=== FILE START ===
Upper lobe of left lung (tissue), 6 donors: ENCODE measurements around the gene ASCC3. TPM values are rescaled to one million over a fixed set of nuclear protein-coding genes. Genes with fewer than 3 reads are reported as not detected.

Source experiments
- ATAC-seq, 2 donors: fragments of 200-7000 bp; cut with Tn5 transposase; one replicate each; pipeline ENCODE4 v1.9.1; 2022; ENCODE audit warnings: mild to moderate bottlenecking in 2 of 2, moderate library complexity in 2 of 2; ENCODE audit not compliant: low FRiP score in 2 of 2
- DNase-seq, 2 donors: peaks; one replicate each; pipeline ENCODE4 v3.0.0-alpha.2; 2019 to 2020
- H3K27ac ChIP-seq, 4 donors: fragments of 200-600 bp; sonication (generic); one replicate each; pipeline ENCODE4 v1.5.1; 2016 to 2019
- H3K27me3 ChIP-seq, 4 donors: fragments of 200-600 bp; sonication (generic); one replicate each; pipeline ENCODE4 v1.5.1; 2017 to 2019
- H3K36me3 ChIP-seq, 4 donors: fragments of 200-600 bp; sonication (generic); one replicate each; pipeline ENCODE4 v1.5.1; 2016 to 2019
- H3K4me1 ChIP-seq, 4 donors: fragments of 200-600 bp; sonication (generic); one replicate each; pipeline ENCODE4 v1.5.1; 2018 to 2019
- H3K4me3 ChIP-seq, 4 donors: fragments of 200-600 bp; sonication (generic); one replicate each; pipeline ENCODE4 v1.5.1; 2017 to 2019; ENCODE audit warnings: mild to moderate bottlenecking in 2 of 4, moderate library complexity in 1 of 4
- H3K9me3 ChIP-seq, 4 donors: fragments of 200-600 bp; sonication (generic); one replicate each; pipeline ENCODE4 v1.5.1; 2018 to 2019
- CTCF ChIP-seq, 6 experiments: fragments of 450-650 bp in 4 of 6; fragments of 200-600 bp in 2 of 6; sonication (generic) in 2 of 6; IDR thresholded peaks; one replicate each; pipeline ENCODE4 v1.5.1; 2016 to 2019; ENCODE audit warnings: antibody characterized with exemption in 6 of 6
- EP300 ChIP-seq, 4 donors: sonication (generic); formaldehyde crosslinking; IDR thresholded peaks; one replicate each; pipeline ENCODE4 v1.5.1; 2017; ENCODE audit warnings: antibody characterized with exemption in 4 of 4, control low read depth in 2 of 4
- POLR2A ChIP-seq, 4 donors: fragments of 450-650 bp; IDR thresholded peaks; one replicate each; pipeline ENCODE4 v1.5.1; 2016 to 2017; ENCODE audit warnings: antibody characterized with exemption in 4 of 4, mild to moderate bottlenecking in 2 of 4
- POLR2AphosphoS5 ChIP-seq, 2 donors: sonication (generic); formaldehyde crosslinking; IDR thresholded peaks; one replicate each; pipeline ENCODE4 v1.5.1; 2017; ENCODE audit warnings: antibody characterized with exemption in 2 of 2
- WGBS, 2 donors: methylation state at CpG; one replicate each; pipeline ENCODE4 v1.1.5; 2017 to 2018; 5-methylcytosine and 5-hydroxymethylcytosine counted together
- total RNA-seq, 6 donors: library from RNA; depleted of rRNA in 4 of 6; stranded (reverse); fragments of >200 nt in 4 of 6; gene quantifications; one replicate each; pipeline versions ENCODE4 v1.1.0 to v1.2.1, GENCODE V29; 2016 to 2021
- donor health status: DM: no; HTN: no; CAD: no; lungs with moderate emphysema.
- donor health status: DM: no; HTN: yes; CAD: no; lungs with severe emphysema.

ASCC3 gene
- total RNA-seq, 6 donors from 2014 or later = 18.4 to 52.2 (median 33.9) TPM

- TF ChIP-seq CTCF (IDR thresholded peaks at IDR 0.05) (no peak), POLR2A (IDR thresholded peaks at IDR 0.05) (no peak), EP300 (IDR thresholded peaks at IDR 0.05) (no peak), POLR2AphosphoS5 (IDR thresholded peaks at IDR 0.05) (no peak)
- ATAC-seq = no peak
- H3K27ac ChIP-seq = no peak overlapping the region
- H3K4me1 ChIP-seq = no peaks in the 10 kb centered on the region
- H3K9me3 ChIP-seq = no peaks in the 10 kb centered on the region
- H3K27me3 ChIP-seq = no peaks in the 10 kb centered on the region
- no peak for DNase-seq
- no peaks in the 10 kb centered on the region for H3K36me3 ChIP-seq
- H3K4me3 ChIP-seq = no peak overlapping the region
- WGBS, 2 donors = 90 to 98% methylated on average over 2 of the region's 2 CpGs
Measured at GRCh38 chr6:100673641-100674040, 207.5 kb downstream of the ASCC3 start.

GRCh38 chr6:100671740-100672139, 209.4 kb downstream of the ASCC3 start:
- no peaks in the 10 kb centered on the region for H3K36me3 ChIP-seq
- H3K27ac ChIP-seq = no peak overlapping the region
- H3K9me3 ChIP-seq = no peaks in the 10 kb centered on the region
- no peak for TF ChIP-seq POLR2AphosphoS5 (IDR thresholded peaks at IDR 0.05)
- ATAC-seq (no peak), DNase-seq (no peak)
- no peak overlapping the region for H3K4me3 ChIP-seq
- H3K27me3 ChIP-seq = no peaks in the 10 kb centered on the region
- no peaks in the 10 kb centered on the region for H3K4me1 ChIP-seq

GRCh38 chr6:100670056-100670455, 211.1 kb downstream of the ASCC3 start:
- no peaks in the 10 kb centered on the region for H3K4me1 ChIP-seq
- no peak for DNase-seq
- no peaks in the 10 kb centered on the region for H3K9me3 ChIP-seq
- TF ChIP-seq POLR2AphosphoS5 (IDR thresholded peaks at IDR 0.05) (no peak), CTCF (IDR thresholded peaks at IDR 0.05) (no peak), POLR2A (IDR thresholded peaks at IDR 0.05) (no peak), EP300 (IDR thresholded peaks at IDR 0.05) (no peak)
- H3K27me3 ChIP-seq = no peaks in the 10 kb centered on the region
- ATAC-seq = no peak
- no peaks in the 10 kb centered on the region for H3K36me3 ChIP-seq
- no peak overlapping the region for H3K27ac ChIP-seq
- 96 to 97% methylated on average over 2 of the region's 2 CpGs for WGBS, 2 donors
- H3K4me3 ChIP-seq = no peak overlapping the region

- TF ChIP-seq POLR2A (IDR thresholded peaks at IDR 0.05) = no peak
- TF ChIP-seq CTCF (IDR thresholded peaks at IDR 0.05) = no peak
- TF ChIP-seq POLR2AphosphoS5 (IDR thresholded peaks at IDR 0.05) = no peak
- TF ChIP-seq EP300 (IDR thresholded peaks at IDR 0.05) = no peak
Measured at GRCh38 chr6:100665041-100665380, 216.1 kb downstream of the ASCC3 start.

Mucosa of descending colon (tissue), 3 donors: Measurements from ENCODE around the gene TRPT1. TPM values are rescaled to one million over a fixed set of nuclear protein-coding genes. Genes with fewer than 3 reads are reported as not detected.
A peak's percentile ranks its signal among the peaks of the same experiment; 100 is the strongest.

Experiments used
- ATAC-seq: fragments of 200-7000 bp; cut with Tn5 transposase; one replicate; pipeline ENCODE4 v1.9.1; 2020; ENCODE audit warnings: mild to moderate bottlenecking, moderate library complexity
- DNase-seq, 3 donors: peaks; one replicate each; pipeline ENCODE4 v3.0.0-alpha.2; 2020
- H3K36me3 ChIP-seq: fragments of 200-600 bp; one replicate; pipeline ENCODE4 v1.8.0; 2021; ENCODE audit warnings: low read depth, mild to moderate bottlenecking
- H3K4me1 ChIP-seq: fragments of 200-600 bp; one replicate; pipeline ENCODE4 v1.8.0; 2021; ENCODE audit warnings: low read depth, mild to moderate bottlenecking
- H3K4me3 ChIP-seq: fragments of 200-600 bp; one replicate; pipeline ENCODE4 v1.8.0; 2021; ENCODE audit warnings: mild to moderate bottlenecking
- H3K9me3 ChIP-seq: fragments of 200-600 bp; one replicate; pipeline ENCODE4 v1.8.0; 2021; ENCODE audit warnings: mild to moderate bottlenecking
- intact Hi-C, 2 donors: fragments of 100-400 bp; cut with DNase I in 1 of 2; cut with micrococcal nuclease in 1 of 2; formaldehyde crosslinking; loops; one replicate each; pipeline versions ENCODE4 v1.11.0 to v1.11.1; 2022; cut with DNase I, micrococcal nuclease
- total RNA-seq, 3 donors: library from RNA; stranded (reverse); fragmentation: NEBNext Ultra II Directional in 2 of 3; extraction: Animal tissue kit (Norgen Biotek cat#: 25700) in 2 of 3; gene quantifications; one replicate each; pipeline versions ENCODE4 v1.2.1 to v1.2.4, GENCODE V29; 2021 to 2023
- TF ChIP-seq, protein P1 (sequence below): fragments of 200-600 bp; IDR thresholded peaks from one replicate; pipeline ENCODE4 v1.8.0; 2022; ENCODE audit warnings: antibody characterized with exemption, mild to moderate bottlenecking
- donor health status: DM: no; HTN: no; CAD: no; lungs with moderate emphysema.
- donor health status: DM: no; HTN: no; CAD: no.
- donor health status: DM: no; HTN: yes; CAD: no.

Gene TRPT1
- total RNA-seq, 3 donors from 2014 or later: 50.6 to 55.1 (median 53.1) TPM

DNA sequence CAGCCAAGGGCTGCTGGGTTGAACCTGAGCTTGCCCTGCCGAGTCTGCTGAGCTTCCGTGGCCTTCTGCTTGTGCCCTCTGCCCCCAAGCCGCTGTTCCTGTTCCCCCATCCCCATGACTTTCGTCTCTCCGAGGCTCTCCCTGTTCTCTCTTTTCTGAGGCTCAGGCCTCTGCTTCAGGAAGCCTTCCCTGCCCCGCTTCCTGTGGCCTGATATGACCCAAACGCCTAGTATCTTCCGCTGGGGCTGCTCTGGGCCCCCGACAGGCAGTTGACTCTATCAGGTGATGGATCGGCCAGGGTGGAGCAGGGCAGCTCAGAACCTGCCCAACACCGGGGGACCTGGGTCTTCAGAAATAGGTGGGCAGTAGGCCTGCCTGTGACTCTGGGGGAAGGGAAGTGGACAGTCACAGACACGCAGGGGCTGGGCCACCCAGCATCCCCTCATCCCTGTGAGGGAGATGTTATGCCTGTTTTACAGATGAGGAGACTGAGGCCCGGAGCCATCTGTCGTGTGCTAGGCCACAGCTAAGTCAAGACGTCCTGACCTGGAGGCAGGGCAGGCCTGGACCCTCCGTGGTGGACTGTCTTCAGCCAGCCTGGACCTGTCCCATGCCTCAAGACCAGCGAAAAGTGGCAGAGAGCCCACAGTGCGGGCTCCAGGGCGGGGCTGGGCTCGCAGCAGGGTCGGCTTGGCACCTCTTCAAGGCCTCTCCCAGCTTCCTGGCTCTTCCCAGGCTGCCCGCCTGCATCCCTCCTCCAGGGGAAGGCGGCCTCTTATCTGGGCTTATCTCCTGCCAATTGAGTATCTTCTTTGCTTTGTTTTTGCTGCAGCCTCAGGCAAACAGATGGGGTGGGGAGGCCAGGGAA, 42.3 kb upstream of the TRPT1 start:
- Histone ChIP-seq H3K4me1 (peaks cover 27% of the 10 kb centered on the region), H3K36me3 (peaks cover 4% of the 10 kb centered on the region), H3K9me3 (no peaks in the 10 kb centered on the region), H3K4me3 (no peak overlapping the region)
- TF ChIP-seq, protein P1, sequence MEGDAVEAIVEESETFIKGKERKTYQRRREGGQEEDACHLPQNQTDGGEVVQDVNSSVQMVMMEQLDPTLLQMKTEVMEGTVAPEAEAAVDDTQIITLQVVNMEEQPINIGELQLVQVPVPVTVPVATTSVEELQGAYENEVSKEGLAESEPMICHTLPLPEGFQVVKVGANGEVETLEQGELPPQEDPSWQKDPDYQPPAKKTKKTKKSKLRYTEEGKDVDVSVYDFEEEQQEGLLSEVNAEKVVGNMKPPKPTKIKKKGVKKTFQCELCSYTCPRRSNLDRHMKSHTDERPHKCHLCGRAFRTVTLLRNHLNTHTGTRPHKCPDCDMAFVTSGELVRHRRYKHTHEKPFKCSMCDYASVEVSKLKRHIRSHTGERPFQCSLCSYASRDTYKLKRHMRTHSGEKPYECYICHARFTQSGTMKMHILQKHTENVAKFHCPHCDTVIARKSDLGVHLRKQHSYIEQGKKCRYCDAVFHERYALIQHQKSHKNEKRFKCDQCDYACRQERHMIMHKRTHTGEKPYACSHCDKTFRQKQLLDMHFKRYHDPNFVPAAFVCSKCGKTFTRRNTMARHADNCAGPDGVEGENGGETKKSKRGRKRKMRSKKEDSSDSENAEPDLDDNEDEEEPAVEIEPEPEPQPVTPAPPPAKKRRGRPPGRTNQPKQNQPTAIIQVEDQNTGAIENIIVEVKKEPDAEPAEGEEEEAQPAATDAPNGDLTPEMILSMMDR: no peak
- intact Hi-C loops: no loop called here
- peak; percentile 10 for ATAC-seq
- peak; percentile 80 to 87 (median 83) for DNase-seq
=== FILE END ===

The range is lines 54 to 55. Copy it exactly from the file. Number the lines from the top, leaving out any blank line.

- TF ChIP-seq POLR2AphosphoS5 (IDR thresholded peaks at IDR 0.05) = no peak
- TF ChIP-seq EP300 (IDR thresholded peaks at IDR 0.05) = no peak